Education Without Character

Every week during Lent, we’re looking at Mahatma Gandhi’s Seven Social Sins. So far, we’ve considered Politics Without PrincipalWealth Without Work, Commerce Without Morality, and Pleasure Without Conscience.

Here’s a little quote trivia and etymology for us to consider this fine day as we think about social sin #5. We’ve heard the quote a little knowledge is a dangerous thing. It seems that the original quote first appeared in a treatise essay on atheism by politician and philosopher Francis Bacon:

A little philosophy inclineth man’s mind to atheism; but depth in philosophy bringeth men’s minds about to religion.

Alexander Pope used the phrase A little knowledge is a dangerous thing in an essay he wrote on criticism in 1709 (I know. I haven’t read any Alexander Pope since seminary days and it wasn’t interesting then either).

That brings us to our social sin of the day: education without character. If a little knowledge or education is a dangerous thing, what does that make knowledge or education without character? Lethal?

Education and character, or the lack of education and character, are at the heart of so many issues today. Education isn’t only book-learning either. Education comes in many forms, including knowledge gained from real-life experiences and common sense approaches. I like to define character as who you are when no one’s looking. In other words, your thoughts and actions when there isn’t something for you at stake or someone else watching.

Education and character are important in and of themselves, but their true power to be agents of influence and change come when teamed together. Character also grounds education, keeping it from becoming an academic exercise with no accountability to reality. But why is this so important for us today?

Education levels the playing field and empowers those who have learned how to think. Economic disparity is linked to disparity of access to education. It’s exactly why oppressive governments do not educate girls or make higher levels of education accessible to the non-elite. People who think are empowered to act.

It’s also exactly why character is so important in the educational process. Getting an education at any cost – having no character by cheating or lying you’re way through education – may get you what you want in the short run, but will not sustain you at any level. Education alone is but one piece of the humanity puzzle.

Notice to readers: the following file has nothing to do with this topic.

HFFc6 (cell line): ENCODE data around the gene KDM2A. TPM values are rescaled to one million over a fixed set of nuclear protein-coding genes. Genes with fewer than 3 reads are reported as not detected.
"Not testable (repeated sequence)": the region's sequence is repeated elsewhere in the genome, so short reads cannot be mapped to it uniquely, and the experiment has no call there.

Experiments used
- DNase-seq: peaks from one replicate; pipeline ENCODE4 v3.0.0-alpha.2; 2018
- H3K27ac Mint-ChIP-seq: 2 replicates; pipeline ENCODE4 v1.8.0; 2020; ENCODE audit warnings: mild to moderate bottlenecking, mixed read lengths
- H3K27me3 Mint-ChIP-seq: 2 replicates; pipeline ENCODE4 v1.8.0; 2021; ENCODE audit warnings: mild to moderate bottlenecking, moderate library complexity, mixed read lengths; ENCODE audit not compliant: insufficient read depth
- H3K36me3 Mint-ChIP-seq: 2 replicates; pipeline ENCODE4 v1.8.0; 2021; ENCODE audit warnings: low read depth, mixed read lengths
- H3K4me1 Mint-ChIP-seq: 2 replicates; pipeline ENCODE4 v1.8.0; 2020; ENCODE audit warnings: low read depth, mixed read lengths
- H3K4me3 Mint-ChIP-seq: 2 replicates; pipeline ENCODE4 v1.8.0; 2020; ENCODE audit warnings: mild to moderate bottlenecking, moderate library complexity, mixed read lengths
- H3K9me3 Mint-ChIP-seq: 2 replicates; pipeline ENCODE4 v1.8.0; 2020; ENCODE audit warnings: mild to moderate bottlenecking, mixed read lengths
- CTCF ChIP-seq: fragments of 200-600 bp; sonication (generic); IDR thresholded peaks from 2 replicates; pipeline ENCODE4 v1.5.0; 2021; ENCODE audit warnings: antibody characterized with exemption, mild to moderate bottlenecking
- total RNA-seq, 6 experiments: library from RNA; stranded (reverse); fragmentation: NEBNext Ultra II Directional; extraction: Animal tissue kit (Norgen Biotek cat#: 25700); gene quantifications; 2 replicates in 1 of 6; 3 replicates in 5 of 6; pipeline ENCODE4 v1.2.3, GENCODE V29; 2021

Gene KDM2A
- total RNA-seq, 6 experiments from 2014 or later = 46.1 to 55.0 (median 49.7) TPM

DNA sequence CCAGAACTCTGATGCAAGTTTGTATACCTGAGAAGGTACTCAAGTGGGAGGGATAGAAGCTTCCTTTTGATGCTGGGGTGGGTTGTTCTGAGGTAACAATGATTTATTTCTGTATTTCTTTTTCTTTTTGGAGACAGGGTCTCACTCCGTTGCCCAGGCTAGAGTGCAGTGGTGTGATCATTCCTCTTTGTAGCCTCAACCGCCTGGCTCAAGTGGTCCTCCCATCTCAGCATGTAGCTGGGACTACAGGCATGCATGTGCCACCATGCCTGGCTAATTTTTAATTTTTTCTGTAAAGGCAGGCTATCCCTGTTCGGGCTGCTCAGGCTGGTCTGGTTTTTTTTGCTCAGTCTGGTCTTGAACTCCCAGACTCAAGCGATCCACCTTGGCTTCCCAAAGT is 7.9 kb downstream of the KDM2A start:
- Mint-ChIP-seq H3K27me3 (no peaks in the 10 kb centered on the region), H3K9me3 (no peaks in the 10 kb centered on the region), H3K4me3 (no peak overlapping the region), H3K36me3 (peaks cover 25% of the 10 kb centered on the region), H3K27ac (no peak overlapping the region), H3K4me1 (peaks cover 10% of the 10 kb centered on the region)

The other piece is what you do with that education. Will you inspire others to also learn? Will you share your knowledge and expertise in building products and services to benefit others? Will you keep learning and expanding your knowledge base, exposing yourself to new ideas and new people? Will you learn from your experiences and be willing to change? The education and character possibilities are endless!

Every one is gifted with God-given untapped potential. It’s what we do with what we’ve been given that gives value and purpose to our lives. We may not change the world, but we can be an agent of change and influence where we dwell, in our own homes, where we work, how we spend our time, with whom we socialize, and how we participate with our votes.

A passage from the Old Testament book of Proverbs comes to mind that illustrates the relationship between character (wisdom) and knowledge.

By wisdom a house is built, and through understanding it is established;              through knowledge its rooms are filled with rare and beautiful treasures.               ~Proverbs 24:3-4

Having raised sons of my own and now watching as my son and daughter-in-law are raising their daughters, I am continuously reminded of how much more is caught than taught. That’s why character is so integral in our educational process. Learning about other cultures is important, but experiencing other cultures through the other kids and families in your class will have an even more-lasting impact. Being told to get along is likely to be forgotten as soon as the incident is over, but learning how to talk about the things that get in the way of getting along and finding a resolution is a life-skill that will be used over and over again throughout their lives.

By wisdom a house is built, and through understanding it is established;                 through knowledge its rooms are filled with rare and beautiful treasures.

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